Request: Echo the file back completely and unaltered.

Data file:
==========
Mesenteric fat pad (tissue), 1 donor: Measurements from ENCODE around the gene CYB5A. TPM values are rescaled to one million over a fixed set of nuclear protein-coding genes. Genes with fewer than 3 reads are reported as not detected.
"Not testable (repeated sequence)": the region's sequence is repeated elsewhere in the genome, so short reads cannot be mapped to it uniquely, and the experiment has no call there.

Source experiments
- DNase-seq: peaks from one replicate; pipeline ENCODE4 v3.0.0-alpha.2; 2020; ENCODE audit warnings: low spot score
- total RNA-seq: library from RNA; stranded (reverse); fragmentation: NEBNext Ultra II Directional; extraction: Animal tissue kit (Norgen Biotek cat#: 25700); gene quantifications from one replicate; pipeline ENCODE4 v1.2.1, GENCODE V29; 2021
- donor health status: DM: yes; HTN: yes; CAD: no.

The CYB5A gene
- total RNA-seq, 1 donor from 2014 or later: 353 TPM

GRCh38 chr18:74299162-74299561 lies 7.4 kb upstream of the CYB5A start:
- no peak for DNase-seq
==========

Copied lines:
Mesenteric fat pad (tissue), 1 donor: Measurements from ENCODE around the gene CYB5A. TPM values are rescaled to one million over a fixed set of nuclear protein-coding genes. Genes with fewer than 3 reads are reported as not detected.
"Not testable (repeated sequence)": the region's sequence is repeated elsewhere in the genome, so short reads cannot be mapped to it uniquely, and the experiment has no call there.

Source experiments
- DNase-seq: peaks from one replicate; pipeline ENCODE4 v3.0.0-alpha.2; 2020; ENCODE audit warnings: low spot score
- total RNA-seq: library from RNA; stranded (reverse); fragmentation: NEBNext Ultra II Directional; extraction: Animal tissue kit (Norgen Biotek cat#: 25700); gene quantifications from one replicate; pipeline ENCODE4 v1.2.1, GENCODE V29; 2021
- donor health status: DM: yes; HTN: yes; CAD: no.

The CYB5A gene
- total RNA-seq, 1 donor from 2014 or later: 353 TPM

GRCh38 chr18:74299162-74299561 lies 7.4 kb upstream of the CYB5A start:
- no peak for DNase-seq